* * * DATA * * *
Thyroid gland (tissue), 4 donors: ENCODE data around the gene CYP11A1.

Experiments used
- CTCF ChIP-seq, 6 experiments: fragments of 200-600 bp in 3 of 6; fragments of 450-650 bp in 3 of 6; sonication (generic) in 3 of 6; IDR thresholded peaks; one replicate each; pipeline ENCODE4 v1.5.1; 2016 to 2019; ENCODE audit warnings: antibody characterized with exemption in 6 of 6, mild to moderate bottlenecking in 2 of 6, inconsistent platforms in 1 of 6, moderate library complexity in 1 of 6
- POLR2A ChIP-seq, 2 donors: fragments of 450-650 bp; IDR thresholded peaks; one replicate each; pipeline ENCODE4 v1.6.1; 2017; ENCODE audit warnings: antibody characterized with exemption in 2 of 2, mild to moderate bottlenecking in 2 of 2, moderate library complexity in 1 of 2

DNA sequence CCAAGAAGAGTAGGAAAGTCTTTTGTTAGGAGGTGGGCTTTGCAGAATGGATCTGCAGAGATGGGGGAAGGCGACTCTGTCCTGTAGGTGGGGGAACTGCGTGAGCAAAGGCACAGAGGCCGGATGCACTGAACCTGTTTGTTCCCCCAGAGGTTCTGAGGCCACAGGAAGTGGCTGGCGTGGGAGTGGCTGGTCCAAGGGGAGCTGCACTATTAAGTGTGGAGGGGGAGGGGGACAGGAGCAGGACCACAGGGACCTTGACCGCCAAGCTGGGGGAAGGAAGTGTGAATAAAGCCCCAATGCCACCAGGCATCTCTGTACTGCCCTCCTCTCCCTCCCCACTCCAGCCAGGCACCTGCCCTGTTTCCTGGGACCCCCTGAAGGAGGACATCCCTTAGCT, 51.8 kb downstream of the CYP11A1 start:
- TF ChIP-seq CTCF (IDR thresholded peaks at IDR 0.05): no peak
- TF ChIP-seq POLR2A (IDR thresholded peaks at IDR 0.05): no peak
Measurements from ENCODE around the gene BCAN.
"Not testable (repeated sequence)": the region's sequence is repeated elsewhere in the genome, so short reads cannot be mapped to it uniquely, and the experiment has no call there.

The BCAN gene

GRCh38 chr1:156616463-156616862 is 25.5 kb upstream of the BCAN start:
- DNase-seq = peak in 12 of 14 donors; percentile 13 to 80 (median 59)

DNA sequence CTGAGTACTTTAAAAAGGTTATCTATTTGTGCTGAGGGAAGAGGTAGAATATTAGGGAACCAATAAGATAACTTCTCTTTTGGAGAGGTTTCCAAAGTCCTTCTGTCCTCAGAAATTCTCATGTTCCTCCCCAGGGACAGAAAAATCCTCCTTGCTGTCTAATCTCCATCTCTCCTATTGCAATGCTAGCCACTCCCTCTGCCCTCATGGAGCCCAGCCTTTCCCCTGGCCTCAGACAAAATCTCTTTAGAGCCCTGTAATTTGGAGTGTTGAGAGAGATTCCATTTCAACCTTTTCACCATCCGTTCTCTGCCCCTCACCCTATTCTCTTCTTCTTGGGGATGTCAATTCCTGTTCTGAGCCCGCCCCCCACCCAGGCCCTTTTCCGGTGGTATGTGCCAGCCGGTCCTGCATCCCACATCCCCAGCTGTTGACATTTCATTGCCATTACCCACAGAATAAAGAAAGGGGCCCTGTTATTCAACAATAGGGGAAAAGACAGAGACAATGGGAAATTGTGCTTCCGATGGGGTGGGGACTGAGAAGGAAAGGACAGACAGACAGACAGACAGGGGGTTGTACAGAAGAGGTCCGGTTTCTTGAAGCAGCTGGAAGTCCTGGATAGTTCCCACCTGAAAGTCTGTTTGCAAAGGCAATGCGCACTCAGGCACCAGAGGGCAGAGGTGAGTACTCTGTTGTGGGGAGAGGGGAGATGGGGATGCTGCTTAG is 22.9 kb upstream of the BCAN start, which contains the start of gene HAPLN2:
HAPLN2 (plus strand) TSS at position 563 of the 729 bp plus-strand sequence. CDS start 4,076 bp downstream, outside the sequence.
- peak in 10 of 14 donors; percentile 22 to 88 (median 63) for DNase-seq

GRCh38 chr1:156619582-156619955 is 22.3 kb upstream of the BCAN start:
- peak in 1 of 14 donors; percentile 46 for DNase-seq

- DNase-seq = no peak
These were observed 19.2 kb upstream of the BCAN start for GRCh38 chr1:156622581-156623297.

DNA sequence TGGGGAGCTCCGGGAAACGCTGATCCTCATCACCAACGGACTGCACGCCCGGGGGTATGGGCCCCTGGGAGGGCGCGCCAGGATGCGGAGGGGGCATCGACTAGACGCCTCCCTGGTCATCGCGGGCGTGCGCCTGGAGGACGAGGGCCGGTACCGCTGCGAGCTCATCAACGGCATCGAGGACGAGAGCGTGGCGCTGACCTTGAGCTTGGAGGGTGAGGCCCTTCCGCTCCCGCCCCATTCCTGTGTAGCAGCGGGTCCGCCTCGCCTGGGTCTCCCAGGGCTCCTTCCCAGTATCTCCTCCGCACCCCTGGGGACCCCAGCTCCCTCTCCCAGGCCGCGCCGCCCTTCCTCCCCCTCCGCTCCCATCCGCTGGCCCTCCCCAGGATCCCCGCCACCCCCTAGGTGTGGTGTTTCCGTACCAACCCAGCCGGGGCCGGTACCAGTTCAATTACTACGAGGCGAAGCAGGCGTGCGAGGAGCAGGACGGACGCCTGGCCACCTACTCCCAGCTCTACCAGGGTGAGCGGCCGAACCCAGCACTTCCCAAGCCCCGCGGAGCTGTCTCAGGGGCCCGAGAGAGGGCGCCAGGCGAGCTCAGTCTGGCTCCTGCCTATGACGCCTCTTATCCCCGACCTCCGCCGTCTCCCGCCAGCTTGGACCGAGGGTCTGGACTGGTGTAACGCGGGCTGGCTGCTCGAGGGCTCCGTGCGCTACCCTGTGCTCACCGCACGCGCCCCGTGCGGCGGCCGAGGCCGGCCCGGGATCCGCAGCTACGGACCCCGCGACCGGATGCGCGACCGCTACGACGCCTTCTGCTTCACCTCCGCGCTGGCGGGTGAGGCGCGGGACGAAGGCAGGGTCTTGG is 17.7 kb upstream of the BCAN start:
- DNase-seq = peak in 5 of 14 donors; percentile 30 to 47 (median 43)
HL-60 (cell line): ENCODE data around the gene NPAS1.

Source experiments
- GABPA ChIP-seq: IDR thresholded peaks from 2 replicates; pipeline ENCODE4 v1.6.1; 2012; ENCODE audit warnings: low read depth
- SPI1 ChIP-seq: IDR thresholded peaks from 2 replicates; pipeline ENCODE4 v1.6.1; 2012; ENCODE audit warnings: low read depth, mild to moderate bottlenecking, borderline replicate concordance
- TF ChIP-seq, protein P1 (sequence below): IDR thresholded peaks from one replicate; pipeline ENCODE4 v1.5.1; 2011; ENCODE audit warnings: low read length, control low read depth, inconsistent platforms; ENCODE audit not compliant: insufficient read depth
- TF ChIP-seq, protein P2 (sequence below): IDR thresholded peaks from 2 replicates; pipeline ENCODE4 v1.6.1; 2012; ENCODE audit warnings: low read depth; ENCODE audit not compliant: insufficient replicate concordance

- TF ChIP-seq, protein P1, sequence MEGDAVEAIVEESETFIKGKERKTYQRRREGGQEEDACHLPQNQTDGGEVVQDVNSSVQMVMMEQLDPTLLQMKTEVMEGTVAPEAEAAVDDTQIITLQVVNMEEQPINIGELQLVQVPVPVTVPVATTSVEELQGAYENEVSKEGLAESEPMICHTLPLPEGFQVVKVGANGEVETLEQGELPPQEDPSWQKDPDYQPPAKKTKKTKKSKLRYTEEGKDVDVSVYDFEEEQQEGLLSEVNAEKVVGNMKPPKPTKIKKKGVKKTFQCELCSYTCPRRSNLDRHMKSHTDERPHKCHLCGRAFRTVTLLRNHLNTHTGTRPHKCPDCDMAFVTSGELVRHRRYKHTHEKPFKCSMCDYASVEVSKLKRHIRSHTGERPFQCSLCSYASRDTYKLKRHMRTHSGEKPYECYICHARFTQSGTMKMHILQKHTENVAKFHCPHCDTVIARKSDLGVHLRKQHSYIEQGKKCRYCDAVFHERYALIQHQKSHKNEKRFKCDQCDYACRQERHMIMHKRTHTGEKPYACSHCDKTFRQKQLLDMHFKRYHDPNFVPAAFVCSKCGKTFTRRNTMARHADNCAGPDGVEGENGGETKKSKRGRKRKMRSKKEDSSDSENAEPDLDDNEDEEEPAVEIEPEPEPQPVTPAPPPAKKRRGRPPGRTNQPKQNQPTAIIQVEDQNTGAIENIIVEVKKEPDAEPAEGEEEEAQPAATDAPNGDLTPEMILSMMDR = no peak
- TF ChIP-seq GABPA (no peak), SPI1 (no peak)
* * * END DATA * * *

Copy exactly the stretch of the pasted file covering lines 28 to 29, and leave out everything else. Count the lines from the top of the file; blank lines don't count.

- TF ChIP-seq, protein P1, sequence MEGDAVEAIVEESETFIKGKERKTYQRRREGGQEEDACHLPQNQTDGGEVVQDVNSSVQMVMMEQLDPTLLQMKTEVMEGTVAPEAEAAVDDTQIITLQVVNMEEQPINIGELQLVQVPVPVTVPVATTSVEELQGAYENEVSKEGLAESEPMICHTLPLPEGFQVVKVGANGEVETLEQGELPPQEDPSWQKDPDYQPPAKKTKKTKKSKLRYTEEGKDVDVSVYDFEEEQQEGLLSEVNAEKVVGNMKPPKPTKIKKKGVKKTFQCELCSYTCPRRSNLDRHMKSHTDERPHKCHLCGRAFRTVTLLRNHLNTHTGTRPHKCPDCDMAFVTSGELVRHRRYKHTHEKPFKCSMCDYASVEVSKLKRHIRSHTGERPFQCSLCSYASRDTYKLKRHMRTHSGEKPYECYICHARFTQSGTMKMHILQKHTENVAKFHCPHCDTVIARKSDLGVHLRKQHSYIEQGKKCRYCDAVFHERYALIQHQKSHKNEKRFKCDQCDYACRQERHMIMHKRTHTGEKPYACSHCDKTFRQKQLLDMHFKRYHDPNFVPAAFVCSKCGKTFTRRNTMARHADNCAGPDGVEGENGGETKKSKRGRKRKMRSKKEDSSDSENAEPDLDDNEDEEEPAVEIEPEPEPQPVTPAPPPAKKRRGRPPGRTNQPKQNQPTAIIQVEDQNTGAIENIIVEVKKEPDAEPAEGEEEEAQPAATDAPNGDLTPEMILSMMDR = no peak
- TF ChIP-seq GABPA (no peak), SPI1 (no peak)